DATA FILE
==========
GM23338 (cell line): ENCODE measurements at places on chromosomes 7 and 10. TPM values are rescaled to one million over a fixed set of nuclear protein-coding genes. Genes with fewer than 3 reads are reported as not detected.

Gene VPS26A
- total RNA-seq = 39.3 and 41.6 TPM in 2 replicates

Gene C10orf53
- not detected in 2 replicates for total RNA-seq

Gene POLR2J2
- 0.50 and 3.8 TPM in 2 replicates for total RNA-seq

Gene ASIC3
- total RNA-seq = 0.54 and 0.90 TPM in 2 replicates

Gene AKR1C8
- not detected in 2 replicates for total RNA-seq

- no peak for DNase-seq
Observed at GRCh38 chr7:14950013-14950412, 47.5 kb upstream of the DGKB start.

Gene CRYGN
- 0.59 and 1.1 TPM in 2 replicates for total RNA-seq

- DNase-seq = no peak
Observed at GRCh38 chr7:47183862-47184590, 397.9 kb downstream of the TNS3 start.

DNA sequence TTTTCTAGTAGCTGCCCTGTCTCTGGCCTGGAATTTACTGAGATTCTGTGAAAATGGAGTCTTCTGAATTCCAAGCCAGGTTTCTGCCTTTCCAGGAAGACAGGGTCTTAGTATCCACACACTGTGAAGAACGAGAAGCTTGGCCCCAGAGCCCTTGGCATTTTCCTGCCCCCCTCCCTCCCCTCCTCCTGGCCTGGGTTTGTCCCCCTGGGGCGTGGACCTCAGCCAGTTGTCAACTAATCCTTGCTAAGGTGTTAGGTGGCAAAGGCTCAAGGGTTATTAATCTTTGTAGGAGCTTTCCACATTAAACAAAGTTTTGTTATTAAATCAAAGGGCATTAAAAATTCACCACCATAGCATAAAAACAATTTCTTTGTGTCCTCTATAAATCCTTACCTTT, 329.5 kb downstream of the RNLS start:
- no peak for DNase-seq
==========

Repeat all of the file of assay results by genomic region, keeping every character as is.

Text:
GM23338 (cell line): ENCODE measurements at places on chromosomes 7 and 10. TPM values are rescaled to one million over a fixed set of nuclear protein-coding genes. Genes with fewer than 3 reads are reported as not detected.

Gene VPS26A
- total RNA-seq = 39.3 and 41.6 TPM in 2 replicates

Gene C10orf53
- not detected in 2 replicates for total RNA-seq

Gene POLR2J2
- 0.50 and 3.8 TPM in 2 replicates for total RNA-seq

Gene ASIC3
- total RNA-seq = 0.54 and 0.90 TPM in 2 replicates

Gene AKR1C8
- not detected in 2 replicates for total RNA-seq

- no peak for DNase-seq
Observed at GRCh38 chr7:14950013-14950412, 47.5 kb upstream of the DGKB start.

Gene CRYGN
- 0.59 and 1.1 TPM in 2 replicates for total RNA-seq

- DNase-seq = no peak
Observed at GRCh38 chr7:47183862-47184590, 397.9 kb downstream of the TNS3 start.

DNA sequence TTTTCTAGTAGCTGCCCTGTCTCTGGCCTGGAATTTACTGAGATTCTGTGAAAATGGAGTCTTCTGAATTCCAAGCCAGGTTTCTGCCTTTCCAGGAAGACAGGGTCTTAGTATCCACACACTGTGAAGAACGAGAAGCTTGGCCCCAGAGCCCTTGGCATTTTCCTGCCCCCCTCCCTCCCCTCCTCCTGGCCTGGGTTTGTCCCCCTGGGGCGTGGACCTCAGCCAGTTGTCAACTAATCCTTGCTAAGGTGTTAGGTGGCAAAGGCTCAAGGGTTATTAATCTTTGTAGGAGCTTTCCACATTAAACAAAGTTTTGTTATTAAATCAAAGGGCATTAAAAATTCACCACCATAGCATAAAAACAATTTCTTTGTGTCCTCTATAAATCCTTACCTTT, 329.5 kb downstream of the RNLS start:
- no peak for DNase-seq